Mobile devices are powerful because they are “mobile” – they can move around and interact with many environments and systems.
This strength is also a weakness. As they move, smartphones and tablets can be exposed to more security threats than stationary hardware, such as desktops.
When small businesses welcome the devices onto their networks, they also welcome the added risk of mobile security threats. If not carefully managed, they can put the company’s systems and data in jeopardy.
See the top seven types of mobile threats below and how to prevent them, via the NIST guidelines on mobile security in the enterprise.
Mobile Security Threat #1. User-Managed Devices
Most small businesses have a “bring your own device” policy that allows employees to bring personal smartphones or tablets into the office.
Unfortunately, personal mobile devices are often insecurely configured or improperly maintained.
Vulnerabilities may include:
- Malware infections
- Rooted or jailbroken operating systems
- Apps downloaded from shady, third-party sources
- Unpatched and obsolete software
The best approach to these security threats is to assume all personal mobile devices are insecure.
Tips to manage them on small business networks:
- Restrict or prohibit BYOD devices on the network. Allow access to only low-risk environments, such as guest wifi on an isolated network
- Require a secure sandbox for BYOD devices to perform any company-related business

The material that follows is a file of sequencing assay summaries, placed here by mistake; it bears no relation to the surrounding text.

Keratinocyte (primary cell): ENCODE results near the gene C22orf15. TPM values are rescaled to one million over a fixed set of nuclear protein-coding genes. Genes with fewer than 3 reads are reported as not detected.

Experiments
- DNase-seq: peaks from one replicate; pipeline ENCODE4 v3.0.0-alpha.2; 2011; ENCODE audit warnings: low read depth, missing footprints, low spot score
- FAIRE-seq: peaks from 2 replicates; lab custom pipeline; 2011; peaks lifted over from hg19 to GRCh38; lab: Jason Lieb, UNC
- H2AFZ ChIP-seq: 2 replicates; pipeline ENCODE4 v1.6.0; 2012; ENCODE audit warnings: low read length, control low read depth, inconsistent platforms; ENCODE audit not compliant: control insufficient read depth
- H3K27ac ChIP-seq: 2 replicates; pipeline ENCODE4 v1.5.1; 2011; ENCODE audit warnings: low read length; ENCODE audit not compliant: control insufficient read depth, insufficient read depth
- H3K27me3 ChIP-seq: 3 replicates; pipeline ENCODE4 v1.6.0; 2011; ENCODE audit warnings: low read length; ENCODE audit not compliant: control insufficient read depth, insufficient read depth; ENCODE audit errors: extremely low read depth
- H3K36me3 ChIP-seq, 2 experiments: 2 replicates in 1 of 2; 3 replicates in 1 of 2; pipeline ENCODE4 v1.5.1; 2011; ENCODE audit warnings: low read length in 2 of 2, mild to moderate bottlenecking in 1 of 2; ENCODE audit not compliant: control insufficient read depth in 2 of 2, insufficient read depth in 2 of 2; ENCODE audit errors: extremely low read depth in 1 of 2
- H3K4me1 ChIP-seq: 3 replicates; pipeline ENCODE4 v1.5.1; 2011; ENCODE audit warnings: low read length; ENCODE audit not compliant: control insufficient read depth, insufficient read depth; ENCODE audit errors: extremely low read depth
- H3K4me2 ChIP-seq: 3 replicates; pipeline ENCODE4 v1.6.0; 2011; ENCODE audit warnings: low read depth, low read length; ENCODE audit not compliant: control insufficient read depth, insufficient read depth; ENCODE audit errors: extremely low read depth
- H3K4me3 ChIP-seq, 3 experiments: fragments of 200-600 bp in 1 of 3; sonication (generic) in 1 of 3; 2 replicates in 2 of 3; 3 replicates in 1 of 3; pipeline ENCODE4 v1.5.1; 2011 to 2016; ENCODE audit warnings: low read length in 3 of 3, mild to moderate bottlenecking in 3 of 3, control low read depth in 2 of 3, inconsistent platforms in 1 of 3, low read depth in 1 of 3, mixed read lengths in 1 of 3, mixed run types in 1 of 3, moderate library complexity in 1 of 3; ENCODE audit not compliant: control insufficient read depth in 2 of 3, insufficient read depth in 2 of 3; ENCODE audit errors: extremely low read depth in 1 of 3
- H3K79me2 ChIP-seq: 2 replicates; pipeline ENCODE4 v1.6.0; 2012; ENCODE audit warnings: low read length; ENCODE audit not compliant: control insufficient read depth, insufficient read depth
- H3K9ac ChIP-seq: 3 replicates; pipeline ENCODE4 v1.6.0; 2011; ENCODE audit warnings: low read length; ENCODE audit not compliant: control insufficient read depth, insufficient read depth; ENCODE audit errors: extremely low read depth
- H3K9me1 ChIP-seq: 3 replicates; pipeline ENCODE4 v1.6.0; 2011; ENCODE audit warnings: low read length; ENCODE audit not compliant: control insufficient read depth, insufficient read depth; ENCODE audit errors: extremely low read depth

- Securely configure company-provided devices before deployment (more tips on this below)
- Periodically scan devices and review their configurations
Mobile Security Threat #2. Theft and Loss
Portable technology adds massive convenience to our lives and businesses – but it’s also convenient for thieves.
Smartphones can easily slip into a thief’s pocket. Desktops, servers, and even laptops are a much harder to sneak away.
Also, mobile devices are left everywhere – including in cars, hotel rooms, and restaurants. This creates more opportunities for a device to be stolen than if it were left locked in an office building.
Assume It Will Be Stolen
Start with the assumption that any mobile devices that connect to your network or handle your data will one day reach the hands of a malicious party.
Mobile security tips to mitigate the risk:
- Require authentication to unlock the device
- Automatically lock after five minutes of inactivity
Mobile Security Threat #3. Untrusted Networks
Mobile devices – particularly smartphones – can access the internet in at least two ways:
- Cellular data connection
- Wifi connection to a local network
If a device is owned by an employee, the organization has no control over its cellular data connection.
Without any way to ensure the cellular network is secure, it’s best to consider it untrusted and exposed to man-in-the-middle attacks and other mobile security threats. Any data transmitted on the network is at risk.
Mobile devices that are allowed to leave the office – such as those taken home or on the road – are also exposed to unknown wireless networks. These networks must not be trusted, either.
A few ways to mitigate the risks of access to untrusted networks:
- Require the use of virtual private networks (VPNs) to encrypt data sent on untrusted networks and ensure mutual authentication of client and server
- Disable any network interfaces not necessary for business use (such as an unneeded cellular data connection)
- Prohibit the use of wireless networks that rely on insecure protocols, such as WEP
Mobile Security Threat #4. Insecure Apps
The manufacturers of mobile devices and operating systems make it easy to install applications.